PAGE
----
How to Know When Your Septic Tank Is Backed Up

If you live in a rural area, you most likely have a stand-alone septic system that's not connected to a city sewer. With proper care, which includes regular cleaning, your septic system is designed to operate properly and last for years. Sometimes, though, your septic tank can become backed up. There are common signs and tests that will tell you when that happens.

  1. Run water down a drain in your house. If the water is either slow in running out or it doesn't run out at all, there may be a clog in that drain. Check other drains on the lower levels to see if they work properly. If all the drains have a similar problem, it's possible your septic tank is backed up.

  2. Flush the toilet in the lowest level of your house. If the toilet backs up for no apparent reason, that may be a sign your septic tank is backed up. Flush other toilets in the lower levels. If they don't flush properly either, that's a possible sign your septic tank is at fault.

  3. Visually inspect the area in your yard where your septic system is installed. Don't limit your inspection to the area directly over the tank. Your entire septic system covers a wide area. It contains one or more distribution box(es), several lines and an absorption field. Look for wet or squishy spots in your yard, especially gray or black water or spots that smell like waste. These are telltale signs that your septic tank may be backed up.

  4. Run a plumbing snake down a toilet or a drain to check the main line between your house and the septic tank. It may be clogged because of tree roots, a broken line, or solid wastes that shouldn't have been flushed down the toilet. If the snake clears the line, your septic tank isn't backed up.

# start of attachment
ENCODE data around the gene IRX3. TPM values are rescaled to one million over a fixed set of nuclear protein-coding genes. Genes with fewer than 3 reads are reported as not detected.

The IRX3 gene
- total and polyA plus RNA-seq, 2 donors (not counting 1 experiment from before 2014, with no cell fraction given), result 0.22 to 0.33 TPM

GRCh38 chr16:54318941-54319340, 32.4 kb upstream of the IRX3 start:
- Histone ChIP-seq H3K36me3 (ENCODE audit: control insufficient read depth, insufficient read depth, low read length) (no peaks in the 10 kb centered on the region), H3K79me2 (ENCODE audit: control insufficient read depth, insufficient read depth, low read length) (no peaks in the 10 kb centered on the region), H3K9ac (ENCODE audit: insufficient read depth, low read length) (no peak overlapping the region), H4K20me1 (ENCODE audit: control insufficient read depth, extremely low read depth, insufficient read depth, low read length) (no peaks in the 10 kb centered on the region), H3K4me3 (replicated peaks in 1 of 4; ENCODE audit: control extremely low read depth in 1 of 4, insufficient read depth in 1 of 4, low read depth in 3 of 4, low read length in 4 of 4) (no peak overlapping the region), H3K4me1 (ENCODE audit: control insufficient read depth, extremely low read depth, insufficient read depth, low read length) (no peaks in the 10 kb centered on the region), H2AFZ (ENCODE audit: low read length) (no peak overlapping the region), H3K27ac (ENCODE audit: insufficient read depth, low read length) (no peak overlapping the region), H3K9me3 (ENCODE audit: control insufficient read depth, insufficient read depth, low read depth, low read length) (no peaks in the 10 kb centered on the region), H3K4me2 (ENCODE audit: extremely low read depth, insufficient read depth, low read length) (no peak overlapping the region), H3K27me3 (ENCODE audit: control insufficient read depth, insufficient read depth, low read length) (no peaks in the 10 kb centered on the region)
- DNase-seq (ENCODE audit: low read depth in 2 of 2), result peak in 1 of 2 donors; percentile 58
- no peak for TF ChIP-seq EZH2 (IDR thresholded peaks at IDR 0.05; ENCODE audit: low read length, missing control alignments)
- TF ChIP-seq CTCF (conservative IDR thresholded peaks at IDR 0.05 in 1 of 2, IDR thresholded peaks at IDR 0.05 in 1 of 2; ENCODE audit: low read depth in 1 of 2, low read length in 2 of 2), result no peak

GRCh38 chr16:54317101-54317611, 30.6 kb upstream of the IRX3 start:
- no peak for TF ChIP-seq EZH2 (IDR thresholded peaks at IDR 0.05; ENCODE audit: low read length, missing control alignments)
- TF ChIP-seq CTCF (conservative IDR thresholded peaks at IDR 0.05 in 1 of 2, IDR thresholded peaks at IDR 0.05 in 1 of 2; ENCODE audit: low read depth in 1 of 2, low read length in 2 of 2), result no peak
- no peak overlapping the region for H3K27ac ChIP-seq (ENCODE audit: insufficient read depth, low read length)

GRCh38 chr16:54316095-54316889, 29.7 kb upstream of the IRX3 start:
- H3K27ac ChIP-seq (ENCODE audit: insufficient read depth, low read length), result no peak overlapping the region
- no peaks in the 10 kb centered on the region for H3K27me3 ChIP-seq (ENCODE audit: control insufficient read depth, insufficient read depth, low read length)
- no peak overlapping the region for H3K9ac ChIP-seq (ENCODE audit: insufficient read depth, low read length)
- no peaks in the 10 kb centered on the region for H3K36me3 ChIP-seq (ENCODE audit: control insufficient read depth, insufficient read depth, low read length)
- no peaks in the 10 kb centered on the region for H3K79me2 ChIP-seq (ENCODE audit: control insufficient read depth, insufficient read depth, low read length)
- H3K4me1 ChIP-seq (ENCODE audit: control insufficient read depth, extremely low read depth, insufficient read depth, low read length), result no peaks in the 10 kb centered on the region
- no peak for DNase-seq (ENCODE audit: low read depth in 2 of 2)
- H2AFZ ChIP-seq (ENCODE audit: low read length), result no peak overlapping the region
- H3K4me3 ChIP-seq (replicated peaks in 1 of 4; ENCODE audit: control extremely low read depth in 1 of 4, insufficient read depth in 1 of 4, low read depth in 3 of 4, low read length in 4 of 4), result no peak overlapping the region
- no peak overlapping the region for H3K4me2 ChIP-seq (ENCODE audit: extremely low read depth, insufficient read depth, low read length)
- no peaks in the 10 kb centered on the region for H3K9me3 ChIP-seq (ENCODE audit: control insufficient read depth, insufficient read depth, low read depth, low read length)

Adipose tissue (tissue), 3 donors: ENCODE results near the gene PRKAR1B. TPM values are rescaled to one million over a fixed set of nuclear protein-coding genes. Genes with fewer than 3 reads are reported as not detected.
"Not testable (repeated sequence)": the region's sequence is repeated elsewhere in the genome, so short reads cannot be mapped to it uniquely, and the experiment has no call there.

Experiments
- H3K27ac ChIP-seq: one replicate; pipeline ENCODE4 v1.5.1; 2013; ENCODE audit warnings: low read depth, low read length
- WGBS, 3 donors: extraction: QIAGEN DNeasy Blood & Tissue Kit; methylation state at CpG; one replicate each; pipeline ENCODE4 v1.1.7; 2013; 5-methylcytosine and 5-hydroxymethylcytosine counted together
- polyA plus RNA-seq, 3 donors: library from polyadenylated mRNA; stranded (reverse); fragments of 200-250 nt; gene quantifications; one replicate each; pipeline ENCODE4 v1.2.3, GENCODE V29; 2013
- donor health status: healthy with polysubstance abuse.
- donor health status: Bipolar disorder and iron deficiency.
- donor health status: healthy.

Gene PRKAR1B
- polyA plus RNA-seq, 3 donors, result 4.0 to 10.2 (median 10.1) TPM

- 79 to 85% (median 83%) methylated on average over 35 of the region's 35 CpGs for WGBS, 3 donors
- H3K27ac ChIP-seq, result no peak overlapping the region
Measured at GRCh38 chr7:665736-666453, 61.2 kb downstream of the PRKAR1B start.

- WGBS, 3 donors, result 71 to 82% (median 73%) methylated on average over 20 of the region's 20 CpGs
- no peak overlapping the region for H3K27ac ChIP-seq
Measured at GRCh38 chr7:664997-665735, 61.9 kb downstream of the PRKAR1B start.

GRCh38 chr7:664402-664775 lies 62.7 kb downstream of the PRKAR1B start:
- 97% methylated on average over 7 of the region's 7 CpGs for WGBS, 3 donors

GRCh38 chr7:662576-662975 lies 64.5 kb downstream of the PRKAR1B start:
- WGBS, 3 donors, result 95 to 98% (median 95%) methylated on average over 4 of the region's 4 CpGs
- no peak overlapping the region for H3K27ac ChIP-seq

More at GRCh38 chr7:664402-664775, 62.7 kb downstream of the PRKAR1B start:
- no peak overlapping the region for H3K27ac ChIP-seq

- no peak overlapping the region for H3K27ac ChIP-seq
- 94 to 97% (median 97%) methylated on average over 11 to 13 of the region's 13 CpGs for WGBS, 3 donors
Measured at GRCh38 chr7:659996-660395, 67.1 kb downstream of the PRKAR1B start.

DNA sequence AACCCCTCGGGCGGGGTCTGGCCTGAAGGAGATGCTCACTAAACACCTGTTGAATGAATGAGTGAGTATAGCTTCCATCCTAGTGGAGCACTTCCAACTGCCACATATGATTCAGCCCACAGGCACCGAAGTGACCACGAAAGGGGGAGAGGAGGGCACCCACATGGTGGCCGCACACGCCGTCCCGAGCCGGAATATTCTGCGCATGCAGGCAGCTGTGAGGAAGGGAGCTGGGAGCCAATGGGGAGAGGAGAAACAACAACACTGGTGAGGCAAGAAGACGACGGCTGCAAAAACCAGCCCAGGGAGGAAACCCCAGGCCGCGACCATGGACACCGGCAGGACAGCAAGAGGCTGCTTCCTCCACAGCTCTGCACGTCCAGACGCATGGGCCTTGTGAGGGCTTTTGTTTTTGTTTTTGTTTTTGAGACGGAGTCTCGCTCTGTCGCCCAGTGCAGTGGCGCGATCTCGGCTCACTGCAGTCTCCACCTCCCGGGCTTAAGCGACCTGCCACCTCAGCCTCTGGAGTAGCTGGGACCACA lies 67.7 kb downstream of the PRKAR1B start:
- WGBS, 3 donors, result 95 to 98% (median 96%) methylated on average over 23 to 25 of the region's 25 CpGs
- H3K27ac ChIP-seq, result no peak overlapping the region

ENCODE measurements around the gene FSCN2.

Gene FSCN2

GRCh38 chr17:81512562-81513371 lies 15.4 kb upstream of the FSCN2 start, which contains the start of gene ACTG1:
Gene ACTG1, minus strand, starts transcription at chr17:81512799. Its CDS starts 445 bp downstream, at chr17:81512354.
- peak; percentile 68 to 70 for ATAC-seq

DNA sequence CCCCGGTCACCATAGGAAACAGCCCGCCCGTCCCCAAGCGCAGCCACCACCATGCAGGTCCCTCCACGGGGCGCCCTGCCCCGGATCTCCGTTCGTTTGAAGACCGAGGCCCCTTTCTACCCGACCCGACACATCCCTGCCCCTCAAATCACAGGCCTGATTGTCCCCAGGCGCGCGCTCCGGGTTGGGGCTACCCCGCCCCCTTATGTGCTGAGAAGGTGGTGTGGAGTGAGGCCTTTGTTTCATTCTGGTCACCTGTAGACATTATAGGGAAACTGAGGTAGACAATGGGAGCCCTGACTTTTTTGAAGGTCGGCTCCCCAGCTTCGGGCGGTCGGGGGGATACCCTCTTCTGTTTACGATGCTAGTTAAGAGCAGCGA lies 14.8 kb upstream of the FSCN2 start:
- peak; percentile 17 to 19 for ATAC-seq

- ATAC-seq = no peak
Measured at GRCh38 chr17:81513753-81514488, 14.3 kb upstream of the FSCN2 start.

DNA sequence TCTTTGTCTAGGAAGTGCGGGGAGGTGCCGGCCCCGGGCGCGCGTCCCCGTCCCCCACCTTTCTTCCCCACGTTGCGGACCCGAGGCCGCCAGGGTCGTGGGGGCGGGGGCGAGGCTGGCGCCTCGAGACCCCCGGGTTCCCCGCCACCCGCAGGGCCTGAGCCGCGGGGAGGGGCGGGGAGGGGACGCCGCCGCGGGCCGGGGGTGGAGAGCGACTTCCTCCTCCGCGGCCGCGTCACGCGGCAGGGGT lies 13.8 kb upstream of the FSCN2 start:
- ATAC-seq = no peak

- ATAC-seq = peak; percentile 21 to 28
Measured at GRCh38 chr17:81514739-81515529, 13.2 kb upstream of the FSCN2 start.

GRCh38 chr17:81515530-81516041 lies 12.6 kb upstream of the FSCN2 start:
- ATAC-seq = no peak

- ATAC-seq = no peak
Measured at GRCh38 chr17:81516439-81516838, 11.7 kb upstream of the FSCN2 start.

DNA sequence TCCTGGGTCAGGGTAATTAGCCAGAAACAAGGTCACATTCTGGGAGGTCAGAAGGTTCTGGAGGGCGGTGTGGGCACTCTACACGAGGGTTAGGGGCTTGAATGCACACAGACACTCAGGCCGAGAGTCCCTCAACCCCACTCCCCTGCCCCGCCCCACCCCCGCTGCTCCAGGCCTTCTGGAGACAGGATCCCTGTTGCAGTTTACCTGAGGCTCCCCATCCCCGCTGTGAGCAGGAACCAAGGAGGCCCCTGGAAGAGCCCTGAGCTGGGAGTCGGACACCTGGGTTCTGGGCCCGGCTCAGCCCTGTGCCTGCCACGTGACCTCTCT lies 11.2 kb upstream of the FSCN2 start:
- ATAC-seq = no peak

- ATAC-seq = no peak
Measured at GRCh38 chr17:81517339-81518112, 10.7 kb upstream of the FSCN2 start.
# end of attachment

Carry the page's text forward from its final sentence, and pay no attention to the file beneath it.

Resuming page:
5. Hire a septic tank professional. He or she can open up the riser lid on your septic tank and use a special stick to measure the amount of scum and sludge. If the distance from the bottom of the scum is 12 inches or less from the top of the sludge, you'll need to have your septic tank cleaned out.

    If your septic tank doesn't have a riser or other access, you'll need to hire a contractor with a backhoe to uncover it first. Have a riser installed so your septic tank will be more accessible in the future.


  • Try to avoid driving vehicles over the area of your yard where the septic system is located. The weight can crush or break the sewage lines. Avoid planting trees or shrubs near the septic system. The roots can clog your system. Don't flush items such as disposable diapers, condoms, feminine products, paper towels, cooking oil/grease and coffee grounds down your toilet. These can easily clog your septic tank and cause it to become backed up.
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